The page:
Month-of-the-year and pre-holiday seasonality in African stock markets
Paul Alagidede ()
No 2008-23, Stirling Economics Discussion Papers from University of Stirling, Division of Economics
Seasonal anomalies (calendar effects) may be loosely referred to as the tendency for financial asset returns to display systematic patterns at certain times of the day, week, month or year. Two popular calendar effects are investigated for African stock returns: the month-of-the-year and the pre-holiday effects, and their implication for stock market efficiency. We extend the traditional approach of modelling anomalies using OLS regressions and, examine both the mean and conditional variance. We find high and significant returns in days preceding a public holiday for South Africa, but this finding is not applicable to the other stock markets in our sample. Our results also indicate that the month-of-the-year effect is prevalent in African stock returns. However, due to liquidity and round trip transactions cost the anomalies uncovered may not necessarily violate the no-arbitrage condition. Finally we discuss promising areas for future research using developing stock markets data.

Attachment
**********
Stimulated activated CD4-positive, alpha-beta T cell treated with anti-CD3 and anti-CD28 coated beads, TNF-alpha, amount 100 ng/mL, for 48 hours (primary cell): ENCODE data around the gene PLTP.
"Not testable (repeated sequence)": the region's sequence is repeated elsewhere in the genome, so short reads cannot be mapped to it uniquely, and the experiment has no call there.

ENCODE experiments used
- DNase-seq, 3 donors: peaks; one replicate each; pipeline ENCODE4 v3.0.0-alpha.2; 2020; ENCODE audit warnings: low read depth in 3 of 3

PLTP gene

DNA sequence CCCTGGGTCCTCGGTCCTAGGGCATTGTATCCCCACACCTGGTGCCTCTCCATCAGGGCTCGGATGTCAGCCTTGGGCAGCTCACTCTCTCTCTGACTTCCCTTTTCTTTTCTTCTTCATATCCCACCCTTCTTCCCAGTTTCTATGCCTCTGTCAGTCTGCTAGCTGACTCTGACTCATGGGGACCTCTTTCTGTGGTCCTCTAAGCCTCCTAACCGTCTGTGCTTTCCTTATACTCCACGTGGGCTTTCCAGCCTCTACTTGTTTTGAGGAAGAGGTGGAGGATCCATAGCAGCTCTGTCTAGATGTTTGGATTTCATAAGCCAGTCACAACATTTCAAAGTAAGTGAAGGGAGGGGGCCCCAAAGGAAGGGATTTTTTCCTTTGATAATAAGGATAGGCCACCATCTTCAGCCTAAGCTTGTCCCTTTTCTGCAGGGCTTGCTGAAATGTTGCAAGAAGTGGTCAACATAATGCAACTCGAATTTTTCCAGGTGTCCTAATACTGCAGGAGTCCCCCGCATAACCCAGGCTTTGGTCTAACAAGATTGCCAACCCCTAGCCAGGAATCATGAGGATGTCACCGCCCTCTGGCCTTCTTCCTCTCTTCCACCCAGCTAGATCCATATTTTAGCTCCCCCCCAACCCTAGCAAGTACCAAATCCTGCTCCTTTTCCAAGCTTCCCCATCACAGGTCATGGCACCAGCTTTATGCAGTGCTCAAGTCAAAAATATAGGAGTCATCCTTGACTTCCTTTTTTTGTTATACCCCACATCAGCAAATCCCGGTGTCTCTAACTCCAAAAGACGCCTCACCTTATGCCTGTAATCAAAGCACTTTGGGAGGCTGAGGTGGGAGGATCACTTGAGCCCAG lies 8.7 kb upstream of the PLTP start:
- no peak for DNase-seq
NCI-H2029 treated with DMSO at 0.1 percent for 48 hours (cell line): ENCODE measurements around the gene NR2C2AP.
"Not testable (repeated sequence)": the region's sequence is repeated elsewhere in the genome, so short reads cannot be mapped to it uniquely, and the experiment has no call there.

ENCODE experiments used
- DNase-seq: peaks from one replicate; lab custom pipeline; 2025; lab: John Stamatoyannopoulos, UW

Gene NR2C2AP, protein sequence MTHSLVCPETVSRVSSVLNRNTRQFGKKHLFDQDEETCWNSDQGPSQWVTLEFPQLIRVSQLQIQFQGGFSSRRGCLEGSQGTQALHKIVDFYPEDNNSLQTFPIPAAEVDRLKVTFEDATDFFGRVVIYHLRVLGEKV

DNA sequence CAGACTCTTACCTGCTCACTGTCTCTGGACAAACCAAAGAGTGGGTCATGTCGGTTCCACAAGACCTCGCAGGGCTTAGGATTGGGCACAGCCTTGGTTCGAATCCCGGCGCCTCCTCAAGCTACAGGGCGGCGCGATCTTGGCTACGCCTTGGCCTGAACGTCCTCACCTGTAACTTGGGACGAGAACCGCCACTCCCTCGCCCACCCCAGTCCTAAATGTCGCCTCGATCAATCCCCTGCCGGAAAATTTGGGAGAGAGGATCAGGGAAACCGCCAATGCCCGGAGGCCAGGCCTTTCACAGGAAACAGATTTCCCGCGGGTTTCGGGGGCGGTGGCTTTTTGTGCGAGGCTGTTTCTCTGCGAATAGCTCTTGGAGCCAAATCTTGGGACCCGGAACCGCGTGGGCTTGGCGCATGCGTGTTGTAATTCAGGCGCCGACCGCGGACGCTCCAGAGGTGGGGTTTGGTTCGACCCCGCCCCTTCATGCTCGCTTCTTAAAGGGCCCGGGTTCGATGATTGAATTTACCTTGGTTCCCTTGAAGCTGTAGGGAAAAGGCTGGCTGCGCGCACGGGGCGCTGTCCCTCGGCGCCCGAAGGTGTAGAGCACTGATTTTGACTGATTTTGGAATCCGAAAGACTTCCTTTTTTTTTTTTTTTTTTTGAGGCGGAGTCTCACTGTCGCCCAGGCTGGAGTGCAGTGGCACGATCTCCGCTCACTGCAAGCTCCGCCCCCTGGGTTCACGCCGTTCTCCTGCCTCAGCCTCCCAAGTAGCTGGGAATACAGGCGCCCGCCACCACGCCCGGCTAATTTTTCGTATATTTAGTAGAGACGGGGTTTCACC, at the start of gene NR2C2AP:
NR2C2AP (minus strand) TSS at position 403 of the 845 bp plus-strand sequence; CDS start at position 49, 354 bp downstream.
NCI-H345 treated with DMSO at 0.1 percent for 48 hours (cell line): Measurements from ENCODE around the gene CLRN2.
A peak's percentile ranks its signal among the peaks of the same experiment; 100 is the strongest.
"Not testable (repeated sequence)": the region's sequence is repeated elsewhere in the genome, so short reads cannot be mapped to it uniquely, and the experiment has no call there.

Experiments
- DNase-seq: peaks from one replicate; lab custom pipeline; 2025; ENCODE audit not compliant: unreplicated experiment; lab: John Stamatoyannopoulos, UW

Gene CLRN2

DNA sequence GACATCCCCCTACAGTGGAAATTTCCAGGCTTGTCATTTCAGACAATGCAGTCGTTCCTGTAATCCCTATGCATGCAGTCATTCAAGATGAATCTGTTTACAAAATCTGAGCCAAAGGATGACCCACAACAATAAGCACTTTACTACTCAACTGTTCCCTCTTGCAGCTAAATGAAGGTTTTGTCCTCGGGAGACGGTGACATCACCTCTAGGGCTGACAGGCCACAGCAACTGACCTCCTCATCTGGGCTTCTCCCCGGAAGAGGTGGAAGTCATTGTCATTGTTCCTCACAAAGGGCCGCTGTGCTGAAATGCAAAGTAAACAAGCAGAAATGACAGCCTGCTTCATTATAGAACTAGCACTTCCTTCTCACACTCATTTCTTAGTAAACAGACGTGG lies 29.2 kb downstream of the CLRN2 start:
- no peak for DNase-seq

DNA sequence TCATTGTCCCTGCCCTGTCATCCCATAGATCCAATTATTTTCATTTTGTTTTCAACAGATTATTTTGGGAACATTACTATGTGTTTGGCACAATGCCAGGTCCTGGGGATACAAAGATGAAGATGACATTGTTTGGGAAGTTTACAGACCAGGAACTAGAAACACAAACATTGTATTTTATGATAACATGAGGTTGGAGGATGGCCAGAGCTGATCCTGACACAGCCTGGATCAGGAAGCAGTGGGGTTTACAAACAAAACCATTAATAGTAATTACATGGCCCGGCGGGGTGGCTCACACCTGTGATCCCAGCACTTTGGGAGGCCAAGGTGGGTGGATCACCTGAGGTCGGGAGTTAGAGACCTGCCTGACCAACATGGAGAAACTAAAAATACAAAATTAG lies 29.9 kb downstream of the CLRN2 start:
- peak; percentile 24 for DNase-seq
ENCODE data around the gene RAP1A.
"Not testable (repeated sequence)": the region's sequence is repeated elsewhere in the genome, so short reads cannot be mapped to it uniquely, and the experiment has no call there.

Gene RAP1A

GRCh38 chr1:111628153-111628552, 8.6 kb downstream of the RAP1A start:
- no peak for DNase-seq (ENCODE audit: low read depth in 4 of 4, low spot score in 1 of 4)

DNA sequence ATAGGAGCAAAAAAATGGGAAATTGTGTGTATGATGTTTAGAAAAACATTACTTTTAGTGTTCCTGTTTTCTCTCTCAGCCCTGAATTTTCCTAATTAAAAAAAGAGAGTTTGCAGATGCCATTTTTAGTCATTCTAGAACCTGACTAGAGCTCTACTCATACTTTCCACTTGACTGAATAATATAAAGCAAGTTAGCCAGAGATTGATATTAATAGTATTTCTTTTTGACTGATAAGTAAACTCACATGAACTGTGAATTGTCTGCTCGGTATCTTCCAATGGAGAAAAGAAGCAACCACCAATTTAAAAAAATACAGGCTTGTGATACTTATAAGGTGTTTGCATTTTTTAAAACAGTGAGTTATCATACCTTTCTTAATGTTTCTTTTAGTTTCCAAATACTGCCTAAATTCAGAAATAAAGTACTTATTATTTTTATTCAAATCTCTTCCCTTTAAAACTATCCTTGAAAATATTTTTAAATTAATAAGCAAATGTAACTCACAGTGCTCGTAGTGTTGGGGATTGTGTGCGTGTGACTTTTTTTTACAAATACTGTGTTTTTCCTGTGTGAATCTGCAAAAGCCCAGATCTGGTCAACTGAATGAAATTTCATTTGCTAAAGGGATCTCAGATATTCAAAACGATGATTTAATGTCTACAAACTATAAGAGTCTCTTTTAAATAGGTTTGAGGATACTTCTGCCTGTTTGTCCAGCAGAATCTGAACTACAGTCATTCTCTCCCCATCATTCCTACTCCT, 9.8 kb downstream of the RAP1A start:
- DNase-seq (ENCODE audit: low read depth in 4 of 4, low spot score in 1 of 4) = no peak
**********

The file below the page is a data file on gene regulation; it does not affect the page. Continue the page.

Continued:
Keywords: Calendar effects; African stock markets; month of the year and pre-holiday effects (search for similar items in EconPapers)
New Economics Papers: this item is included in nep-afr
References: View references in EconPapers View complete reference list from CitEc
Citations: View citations in EconPapers (2) Track citations by RSS feed
Downloads: (external link)
This item may be available elsewhere in EconPapers: Search for items with the same title.
Export reference: BibTeX
RIS (EndNote, ProCite, RefMan)
Persistent link: https://EconPapers.repec.org/RePEc:stl:stledp:2008-23
Access Statistics for this paper
More papers in Stirling Economics Discussion Papers from University of Stirling, Division of Economics Division of Economics, University of Stirling, Stirling, Scotland FK9 4LA. Contact information at EDIRC.
Bibliographic data for series maintained by Liam Delaney ( this e-mail address is bad, please contact ).